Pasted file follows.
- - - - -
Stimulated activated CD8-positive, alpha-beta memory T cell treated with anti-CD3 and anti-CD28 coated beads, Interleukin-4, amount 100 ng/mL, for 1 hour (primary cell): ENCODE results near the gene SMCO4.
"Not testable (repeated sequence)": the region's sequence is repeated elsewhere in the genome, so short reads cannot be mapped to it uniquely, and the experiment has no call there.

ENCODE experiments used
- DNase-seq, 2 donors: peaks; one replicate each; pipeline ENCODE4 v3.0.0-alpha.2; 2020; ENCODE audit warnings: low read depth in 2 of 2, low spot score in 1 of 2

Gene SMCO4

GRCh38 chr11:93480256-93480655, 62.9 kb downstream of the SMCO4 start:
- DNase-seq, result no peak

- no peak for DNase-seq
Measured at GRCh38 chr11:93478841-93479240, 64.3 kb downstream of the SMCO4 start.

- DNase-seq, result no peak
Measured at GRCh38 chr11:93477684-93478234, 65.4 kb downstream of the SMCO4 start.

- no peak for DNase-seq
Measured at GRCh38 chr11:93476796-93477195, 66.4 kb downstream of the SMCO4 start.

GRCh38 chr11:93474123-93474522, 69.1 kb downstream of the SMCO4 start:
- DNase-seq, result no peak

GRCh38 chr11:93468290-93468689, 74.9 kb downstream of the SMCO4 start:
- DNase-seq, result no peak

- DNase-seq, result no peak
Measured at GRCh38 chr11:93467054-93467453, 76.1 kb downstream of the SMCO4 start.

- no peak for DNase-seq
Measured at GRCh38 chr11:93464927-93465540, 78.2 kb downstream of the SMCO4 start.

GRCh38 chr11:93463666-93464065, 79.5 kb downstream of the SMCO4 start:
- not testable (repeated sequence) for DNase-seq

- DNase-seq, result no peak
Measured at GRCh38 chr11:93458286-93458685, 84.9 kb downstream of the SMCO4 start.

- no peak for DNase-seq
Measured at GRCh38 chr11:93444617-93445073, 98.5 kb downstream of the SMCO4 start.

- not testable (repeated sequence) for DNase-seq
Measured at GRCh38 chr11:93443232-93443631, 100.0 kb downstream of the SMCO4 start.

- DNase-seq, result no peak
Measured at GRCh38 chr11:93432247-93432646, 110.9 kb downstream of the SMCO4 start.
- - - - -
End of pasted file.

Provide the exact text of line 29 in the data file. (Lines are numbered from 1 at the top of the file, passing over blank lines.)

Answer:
Measured at GRCh38 chr11:93443232-93443631, 100.0 kb downstream of the SMCO4 start.